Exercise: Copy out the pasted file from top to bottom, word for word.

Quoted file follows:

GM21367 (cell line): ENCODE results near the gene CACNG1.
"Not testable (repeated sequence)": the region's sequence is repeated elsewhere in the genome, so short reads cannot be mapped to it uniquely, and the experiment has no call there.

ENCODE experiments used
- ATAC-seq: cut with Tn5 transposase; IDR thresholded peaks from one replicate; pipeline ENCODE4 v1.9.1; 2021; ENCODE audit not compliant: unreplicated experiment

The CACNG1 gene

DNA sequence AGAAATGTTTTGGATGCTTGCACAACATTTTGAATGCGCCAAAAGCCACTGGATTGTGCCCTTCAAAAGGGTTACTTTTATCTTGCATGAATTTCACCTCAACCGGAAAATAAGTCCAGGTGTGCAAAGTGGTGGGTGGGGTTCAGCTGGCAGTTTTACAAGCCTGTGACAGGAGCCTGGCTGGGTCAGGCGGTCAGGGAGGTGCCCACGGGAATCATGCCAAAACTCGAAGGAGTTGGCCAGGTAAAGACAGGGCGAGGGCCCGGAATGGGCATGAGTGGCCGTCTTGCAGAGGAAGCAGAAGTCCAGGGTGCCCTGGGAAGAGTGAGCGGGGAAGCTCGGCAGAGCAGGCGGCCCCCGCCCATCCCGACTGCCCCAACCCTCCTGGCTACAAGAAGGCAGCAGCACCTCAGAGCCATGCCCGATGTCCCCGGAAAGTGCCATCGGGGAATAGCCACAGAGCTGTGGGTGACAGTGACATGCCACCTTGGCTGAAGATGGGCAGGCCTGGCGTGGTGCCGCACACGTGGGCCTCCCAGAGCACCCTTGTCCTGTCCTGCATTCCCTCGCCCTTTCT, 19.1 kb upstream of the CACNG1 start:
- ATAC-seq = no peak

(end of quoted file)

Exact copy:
GM21367 (cell line): ENCODE results near the gene CACNG1.
"Not testable (repeated sequence)": the region's sequence is repeated elsewhere in the genome, so short reads cannot be mapped to it uniquely, and the experiment has no call there.

ENCODE experiments used
- ATAC-seq: cut with Tn5 transposase; IDR thresholded peaks from one replicate; pipeline ENCODE4 v1.9.1; 2021; ENCODE audit not compliant: unreplicated experiment

The CACNG1 gene

DNA sequence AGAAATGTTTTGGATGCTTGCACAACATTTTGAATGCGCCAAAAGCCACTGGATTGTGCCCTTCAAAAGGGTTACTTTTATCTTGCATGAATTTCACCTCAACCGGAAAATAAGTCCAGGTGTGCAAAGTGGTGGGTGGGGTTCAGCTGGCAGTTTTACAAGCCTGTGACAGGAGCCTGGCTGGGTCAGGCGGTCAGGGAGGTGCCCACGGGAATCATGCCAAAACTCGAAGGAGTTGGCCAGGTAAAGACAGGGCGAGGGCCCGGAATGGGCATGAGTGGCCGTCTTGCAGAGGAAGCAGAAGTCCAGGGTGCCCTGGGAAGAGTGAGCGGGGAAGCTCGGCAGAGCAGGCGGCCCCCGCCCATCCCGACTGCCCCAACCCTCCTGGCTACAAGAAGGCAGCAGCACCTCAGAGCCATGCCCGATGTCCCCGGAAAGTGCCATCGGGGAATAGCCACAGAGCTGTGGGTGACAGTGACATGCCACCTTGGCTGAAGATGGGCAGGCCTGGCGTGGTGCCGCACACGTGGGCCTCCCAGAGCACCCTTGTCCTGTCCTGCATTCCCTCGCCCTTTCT, 19.1 kb upstream of the CACNG1 start:
- ATAC-seq = no peak